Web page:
• What do you notice during the first few days after they appear?
  • What happens after a while?
  • Can you theorise what is happening and why?
  • Can you relate your experiment to real world situations and problems?
  • What could be done to help solve these problems?
  • Are any of these being done?

If you want to do more, you could repeat the test to make a comparison between the growth of salt tolerant plants and less salt tolerant plants, under the same conditions as applied before. What do you discover?

How Can We Help Make a Difference?

Apart from adopting sustainable water practices in your own home and other places you use water, a great way for kids to get actively involved with protecting our water is by becoming involved in a Waterwatch group — or starting one if there isn’t one in the area they would like to work to protect.

Waterwatch was established by the Australian Government. It coordinates community participation in monitoring, protection and management of the water quality of our waterways. Waterwatch groups also come up with solutions to pollution problems and put them into action, as well as raising community awareness in the issues facing our waterways. It’s a great way to learn about the scientific principles involved in testing in a hands-on manner and learning to generate solutions and work in a group environment. A really worthwhile activity for the whole family.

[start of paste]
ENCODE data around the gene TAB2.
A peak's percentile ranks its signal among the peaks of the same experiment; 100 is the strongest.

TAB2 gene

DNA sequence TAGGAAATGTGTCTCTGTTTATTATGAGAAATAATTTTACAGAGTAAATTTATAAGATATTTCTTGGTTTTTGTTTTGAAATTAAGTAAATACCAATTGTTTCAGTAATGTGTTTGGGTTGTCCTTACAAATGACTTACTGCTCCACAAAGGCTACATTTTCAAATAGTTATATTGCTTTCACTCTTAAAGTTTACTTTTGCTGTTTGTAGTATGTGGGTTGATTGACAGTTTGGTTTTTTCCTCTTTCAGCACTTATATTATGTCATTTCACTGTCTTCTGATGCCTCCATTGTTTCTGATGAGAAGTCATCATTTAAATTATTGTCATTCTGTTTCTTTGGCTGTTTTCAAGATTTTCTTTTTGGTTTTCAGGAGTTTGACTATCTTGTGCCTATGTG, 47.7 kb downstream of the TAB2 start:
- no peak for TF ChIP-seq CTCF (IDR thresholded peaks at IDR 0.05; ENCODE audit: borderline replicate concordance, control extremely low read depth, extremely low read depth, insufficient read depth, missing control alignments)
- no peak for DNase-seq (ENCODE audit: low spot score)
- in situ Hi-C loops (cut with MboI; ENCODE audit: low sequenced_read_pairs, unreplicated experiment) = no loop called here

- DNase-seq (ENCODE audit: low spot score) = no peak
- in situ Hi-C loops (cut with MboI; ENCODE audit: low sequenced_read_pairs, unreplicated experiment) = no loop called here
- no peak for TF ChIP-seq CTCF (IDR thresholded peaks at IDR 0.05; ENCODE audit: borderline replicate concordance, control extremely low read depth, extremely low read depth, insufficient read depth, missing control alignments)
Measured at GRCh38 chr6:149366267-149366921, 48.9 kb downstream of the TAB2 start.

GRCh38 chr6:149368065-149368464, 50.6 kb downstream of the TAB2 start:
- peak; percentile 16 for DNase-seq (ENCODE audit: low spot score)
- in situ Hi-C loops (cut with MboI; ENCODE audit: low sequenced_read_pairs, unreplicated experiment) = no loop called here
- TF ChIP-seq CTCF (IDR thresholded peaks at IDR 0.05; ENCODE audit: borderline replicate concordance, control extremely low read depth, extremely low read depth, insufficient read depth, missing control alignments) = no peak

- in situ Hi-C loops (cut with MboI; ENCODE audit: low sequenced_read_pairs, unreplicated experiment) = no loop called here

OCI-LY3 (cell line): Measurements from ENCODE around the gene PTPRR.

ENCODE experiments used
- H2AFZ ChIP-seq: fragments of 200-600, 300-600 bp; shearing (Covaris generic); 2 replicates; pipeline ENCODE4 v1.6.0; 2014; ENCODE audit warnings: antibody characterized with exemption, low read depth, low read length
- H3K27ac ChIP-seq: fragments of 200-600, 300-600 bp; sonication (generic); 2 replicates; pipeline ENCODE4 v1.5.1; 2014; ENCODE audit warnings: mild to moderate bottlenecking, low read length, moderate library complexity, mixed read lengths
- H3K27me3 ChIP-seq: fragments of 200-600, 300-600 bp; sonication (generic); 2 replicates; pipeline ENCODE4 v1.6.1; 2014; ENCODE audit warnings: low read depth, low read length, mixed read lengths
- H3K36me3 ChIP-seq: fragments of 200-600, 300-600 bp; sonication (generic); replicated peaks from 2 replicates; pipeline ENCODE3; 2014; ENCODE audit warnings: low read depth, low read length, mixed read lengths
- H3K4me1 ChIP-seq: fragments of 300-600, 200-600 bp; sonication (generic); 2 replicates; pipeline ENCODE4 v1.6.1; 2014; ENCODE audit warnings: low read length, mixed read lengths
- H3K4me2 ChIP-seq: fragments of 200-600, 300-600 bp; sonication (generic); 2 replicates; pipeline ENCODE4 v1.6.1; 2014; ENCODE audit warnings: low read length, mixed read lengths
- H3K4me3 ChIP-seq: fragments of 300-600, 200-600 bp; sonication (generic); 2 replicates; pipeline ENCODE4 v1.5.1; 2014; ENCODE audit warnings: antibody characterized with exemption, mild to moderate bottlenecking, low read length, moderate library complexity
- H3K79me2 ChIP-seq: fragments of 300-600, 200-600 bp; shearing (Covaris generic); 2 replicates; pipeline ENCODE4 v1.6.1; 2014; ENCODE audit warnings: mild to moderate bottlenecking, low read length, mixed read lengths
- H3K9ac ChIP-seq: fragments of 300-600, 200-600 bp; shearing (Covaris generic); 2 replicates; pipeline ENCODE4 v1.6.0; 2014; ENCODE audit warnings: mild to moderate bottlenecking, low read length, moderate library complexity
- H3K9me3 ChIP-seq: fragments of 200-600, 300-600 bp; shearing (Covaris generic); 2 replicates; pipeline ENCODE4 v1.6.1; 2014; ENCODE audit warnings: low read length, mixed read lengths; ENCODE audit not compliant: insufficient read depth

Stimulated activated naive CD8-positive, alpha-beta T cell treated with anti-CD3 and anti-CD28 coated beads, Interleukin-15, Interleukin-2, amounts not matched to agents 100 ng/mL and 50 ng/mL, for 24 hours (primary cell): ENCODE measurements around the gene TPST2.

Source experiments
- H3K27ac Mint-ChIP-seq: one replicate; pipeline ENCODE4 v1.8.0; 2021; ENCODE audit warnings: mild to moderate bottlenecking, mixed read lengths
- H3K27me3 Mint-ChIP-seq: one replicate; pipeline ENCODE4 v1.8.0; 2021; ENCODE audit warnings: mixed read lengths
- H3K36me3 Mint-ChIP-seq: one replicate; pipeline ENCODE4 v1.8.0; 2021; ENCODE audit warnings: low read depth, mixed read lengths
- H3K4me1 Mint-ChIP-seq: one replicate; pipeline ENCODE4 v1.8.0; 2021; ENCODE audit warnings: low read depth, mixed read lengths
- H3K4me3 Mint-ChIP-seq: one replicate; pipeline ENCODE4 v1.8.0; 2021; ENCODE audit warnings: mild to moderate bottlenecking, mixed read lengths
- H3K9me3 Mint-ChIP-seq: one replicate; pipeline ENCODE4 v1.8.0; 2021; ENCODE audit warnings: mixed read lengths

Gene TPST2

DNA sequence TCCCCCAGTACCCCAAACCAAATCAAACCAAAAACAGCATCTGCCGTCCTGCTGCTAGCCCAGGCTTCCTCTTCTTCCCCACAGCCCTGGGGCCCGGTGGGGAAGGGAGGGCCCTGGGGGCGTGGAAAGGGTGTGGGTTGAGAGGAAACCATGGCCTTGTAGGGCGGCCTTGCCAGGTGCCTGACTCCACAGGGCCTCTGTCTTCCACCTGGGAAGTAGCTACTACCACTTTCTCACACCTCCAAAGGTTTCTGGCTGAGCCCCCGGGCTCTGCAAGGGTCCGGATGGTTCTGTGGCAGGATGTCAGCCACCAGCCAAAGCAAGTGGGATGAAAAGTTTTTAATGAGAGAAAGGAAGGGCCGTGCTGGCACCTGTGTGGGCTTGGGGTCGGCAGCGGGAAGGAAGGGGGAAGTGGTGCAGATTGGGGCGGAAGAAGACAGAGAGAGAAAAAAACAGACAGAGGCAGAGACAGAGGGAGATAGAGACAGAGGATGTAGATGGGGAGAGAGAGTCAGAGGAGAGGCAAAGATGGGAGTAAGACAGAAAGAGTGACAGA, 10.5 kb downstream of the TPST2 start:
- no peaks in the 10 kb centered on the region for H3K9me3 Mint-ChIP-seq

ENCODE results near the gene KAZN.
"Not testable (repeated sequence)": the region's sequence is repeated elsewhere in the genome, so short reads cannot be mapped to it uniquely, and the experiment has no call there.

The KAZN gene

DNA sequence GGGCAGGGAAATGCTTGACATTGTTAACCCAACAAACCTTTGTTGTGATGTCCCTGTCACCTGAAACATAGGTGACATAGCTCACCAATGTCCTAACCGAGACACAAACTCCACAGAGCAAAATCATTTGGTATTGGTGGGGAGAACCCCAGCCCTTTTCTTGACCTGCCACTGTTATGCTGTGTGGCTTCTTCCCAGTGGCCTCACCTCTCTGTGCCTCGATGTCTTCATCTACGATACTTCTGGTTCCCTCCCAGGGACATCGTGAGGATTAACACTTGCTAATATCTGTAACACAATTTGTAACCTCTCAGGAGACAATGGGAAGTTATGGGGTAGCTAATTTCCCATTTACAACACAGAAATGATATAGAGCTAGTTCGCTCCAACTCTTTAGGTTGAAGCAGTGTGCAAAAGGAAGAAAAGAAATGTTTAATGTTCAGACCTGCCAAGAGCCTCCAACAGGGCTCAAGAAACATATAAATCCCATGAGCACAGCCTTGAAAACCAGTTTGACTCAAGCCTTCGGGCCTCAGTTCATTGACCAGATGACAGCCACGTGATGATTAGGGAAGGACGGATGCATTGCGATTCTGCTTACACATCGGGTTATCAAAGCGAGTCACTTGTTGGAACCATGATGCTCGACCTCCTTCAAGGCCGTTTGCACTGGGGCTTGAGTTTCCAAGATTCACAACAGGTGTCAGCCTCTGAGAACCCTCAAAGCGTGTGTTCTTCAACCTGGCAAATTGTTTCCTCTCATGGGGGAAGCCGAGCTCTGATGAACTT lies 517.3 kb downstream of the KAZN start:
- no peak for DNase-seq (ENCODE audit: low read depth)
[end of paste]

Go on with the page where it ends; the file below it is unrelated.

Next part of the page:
You could also carry out your own monitoring of river areas or beaches, noting things such as litter, health of plant life and fauna, erosion and degradation, community use. Can you think of ways to help with any problems you discover?

What about a litter hunt, where you hunt for any litter in the area and dispose of it in a proper manner? Consider taking part in the annual Clean Up Australia Day, choosing a beach or river area to work in. Always wear strong gloves or use tools to pick up litter, in case of germs or sharp dangerous items such as syringes, glass and rusty metal.

Safety Note: Always be aware of safety issues when exploring or working near water. Young children should be supervised at all times, and even older children should be observed. It is also important to make sure all participants understand water safety issues, as well as what to do should an emergency occur.

Below are some useful websites for information on our water to use for research purposes and to follow up on areas of interest that you discover.